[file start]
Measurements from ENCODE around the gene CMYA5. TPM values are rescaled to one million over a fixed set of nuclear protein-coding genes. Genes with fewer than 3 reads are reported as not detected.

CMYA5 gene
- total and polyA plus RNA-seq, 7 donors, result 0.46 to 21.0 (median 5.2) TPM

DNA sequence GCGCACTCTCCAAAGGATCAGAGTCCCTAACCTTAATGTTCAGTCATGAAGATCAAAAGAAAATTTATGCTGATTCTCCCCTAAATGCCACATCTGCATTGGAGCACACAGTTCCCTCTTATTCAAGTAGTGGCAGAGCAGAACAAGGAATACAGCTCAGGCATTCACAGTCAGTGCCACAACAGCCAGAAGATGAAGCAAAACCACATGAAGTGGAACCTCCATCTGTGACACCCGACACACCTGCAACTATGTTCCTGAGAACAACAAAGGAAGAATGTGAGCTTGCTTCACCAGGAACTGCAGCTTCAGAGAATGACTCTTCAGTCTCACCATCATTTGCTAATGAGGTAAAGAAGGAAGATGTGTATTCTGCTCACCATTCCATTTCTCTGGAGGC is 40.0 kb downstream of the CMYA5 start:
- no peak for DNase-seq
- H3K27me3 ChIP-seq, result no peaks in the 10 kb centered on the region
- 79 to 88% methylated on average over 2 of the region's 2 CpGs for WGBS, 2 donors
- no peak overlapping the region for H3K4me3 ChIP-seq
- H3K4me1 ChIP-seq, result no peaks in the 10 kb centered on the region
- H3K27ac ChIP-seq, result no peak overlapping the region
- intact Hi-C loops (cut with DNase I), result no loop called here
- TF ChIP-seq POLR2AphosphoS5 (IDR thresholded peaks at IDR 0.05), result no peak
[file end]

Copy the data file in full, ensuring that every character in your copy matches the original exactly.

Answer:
Measurements from ENCODE around the gene CMYA5. TPM values are rescaled to one million over a fixed set of nuclear protein-coding genes. Genes with fewer than 3 reads are reported as not detected.

CMYA5 gene
- total and polyA plus RNA-seq, 7 donors, result 0.46 to 21.0 (median 5.2) TPM

DNA sequence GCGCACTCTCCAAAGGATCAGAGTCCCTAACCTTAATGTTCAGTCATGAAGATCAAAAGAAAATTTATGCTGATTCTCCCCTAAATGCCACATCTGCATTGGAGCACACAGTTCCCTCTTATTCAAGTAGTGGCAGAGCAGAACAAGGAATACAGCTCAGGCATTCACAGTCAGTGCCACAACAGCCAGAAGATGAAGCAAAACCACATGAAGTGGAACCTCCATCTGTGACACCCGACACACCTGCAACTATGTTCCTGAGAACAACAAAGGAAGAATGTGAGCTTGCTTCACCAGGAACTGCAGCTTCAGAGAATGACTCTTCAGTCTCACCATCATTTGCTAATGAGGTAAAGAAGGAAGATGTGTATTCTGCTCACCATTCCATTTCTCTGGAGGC is 40.0 kb downstream of the CMYA5 start:
- no peak for DNase-seq
- H3K27me3 ChIP-seq, result no peaks in the 10 kb centered on the region
- 79 to 88% methylated on average over 2 of the region's 2 CpGs for WGBS, 2 donors
- no peak overlapping the region for H3K4me3 ChIP-seq
- H3K4me1 ChIP-seq, result no peaks in the 10 kb centered on the region
- H3K27ac ChIP-seq, result no peak overlapping the region
- intact Hi-C loops (cut with DNase I), result no loop called here
- TF ChIP-seq POLR2AphosphoS5 (IDR thresholded peaks at IDR 0.05), result no peak